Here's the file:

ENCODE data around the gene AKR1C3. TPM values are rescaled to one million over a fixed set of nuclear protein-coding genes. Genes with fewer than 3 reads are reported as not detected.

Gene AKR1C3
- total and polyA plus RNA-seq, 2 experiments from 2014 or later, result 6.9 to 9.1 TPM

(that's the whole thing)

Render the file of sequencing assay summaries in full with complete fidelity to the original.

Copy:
ENCODE data around the gene AKR1C3. TPM values are rescaled to one million over a fixed set of nuclear protein-coding genes. Genes with fewer than 3 reads are reported as not detected.

Gene AKR1C3
- total and polyA plus RNA-seq, 2 experiments from 2014 or later, result 6.9 to 9.1 TPM